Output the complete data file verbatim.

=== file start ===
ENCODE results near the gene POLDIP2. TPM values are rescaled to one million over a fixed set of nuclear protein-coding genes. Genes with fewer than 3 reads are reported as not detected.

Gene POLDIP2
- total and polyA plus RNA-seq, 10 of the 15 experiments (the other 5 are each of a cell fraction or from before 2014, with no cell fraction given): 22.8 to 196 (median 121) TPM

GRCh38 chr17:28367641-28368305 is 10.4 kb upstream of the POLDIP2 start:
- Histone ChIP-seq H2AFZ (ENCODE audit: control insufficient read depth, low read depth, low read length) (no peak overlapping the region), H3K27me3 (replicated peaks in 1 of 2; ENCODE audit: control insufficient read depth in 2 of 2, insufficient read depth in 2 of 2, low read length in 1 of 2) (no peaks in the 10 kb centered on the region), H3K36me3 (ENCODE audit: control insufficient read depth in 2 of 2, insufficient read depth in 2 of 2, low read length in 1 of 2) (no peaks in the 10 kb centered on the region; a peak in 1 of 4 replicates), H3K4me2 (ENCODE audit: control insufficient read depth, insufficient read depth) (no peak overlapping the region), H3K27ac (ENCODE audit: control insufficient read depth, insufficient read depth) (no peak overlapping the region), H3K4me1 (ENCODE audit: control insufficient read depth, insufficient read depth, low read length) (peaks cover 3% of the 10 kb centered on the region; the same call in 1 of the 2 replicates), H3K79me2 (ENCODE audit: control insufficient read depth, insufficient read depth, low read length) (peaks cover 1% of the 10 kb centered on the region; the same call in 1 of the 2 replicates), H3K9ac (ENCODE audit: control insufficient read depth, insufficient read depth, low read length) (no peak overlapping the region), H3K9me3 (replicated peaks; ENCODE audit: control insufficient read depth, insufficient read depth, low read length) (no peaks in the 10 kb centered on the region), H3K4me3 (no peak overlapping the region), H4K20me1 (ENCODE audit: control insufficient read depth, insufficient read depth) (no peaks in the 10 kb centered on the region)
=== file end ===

ENCODE results near the gene POLDIP2. TPM values are rescaled to one million over a fixed set of nuclear protein-coding genes. Genes with fewer than 3 reads are reported as not detected.

Gene POLDIP2
- total and polyA plus RNA-seq, 10 of the 15 experiments (the other 5 are each of a cell fraction or from before 2014, with no cell fraction given): 22.8 to 196 (median 121) TPM

GRCh38 chr17:28367641-28368305 is 10.4 kb upstream of the POLDIP2 start:
- Histone ChIP-seq H2AFZ (ENCODE audit: control insufficient read depth, low read depth, low read length) (no peak overlapping the region), H3K27me3 (replicated peaks in 1 of 2; ENCODE audit: control insufficient read depth in 2 of 2, insufficient read depth in 2 of 2, low read length in 1 of 2) (no peaks in the 10 kb centered on the region), H3K36me3 (ENCODE audit: control insufficient read depth in 2 of 2, insufficient read depth in 2 of 2, low read length in 1 of 2) (no peaks in the 10 kb centered on the region; a peak in 1 of 4 replicates), H3K4me2 (ENCODE audit: control insufficient read depth, insufficient read depth) (no peak overlapping the region), H3K27ac (ENCODE audit: control insufficient read depth, insufficient read depth) (no peak overlapping the region), H3K4me1 (ENCODE audit: control insufficient read depth, insufficient read depth, low read length) (peaks cover 3% of the 10 kb centered on the region; the same call in 1 of the 2 replicates), H3K79me2 (ENCODE audit: control insufficient read depth, insufficient read depth, low read length) (peaks cover 1% of the 10 kb centered on the region; the same call in 1 of the 2 replicates), H3K9ac (ENCODE audit: control insufficient read depth, insufficient read depth, low read length) (no peak overlapping the region), H3K9me3 (replicated peaks; ENCODE audit: control insufficient read depth, insufficient read depth, low read length) (no peaks in the 10 kb centered on the region), H3K4me3 (no peak overlapping the region), H4K20me1 (ENCODE audit: control insufficient read depth, insufficient read depth) (no peaks in the 10 kb centered on the region)